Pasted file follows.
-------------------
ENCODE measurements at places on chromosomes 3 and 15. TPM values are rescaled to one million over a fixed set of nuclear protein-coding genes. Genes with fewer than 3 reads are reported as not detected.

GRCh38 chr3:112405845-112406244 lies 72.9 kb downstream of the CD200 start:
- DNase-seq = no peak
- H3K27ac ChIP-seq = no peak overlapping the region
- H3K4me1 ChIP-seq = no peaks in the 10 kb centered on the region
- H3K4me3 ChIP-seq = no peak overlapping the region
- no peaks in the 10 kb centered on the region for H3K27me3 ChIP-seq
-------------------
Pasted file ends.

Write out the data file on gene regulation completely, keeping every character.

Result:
ENCODE measurements at places on chromosomes 3 and 15. TPM values are rescaled to one million over a fixed set of nuclear protein-coding genes. Genes with fewer than 3 reads are reported as not detected.

GRCh38 chr3:112405845-112406244 lies 72.9 kb downstream of the CD200 start:
- DNase-seq = no peak
- H3K27ac ChIP-seq = no peak overlapping the region
- H3K4me1 ChIP-seq = no peaks in the 10 kb centered on the region
- H3K4me3 ChIP-seq = no peak overlapping the region
- no peaks in the 10 kb centered on the region for H3K27me3 ChIP-seq